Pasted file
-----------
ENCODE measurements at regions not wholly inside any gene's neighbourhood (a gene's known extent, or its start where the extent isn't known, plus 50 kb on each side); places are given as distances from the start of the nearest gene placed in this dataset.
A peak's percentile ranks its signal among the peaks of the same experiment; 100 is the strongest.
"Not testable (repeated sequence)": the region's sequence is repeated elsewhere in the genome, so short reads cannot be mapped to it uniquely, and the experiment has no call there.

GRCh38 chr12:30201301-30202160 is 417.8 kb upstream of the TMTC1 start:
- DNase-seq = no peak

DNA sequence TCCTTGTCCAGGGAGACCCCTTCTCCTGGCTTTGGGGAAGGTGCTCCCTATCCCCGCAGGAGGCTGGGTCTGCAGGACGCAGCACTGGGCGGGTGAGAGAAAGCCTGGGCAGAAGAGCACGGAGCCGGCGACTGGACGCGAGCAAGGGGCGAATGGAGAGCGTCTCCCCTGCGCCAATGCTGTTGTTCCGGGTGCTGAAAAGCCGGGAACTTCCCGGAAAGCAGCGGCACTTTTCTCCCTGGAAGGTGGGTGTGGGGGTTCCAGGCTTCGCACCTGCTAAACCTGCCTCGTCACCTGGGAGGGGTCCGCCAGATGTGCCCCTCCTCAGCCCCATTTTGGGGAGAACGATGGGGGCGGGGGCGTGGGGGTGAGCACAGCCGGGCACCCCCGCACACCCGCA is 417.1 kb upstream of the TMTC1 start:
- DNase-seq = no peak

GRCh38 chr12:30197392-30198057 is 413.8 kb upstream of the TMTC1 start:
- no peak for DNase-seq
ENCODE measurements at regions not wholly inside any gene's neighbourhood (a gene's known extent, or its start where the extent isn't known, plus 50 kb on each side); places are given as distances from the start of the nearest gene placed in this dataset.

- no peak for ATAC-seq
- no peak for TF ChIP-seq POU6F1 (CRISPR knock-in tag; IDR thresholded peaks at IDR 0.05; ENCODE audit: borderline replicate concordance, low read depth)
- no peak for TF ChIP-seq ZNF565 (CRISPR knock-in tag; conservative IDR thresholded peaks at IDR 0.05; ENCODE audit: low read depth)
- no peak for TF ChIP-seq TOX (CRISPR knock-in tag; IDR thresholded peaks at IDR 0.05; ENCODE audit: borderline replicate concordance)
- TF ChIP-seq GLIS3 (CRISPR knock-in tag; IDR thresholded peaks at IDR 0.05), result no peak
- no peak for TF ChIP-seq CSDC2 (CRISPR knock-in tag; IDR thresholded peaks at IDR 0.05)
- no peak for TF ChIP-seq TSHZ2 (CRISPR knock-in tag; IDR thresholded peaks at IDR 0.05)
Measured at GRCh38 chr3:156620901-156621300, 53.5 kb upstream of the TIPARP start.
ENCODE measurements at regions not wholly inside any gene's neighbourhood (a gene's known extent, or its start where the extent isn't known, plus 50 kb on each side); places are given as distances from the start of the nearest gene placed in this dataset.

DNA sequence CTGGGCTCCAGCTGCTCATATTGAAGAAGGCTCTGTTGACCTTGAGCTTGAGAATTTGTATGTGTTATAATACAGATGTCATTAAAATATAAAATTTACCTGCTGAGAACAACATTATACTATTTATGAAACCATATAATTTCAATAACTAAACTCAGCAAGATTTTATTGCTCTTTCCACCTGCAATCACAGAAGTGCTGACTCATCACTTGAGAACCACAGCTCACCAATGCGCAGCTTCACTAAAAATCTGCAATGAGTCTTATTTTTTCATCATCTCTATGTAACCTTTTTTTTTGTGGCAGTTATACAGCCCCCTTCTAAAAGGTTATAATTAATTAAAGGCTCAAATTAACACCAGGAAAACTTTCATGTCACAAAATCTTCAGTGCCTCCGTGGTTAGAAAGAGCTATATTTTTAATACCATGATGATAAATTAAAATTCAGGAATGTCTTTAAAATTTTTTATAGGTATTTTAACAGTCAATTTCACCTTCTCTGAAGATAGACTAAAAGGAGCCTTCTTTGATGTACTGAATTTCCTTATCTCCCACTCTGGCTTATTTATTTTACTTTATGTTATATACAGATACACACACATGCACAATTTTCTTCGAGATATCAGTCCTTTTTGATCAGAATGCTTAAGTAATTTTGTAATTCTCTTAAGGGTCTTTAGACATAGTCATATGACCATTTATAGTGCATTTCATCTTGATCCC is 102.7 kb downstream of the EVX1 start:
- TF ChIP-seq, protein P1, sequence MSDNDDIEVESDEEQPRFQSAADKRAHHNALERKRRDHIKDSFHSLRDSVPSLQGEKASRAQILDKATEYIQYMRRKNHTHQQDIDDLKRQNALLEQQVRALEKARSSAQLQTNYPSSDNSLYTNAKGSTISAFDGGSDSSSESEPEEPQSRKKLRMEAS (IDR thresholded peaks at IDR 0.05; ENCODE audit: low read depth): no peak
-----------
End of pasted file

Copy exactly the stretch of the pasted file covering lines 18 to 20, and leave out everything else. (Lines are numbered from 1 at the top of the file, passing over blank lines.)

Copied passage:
Measured at GRCh38 chr3:156620901-156621300, 53.5 kb upstream of the TIPARP start.
ENCODE measurements at regions not wholly inside any gene's neighbourhood (a gene's known extent, or its start where the extent isn't known, plus 50 kb on each side); places are given as distances from the start of the nearest gene placed in this dataset.

DNA sequence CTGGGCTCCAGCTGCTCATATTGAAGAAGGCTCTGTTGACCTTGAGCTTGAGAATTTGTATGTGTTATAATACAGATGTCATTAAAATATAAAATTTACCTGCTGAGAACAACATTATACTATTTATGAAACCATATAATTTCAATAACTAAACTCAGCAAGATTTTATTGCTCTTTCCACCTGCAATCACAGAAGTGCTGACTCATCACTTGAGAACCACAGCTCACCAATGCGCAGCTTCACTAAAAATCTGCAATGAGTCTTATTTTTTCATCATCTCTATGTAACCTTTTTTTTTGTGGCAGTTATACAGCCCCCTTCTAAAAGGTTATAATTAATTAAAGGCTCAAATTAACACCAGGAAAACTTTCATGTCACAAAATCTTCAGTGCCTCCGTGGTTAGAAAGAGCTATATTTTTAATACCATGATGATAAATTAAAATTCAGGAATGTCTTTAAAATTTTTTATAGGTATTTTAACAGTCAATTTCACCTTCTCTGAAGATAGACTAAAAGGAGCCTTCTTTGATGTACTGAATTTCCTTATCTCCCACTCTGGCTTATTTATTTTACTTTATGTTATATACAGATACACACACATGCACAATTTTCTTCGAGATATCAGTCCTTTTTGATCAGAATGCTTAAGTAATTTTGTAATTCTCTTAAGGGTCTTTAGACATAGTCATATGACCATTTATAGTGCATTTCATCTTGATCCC is 102.7 kb downstream of the EVX1 start: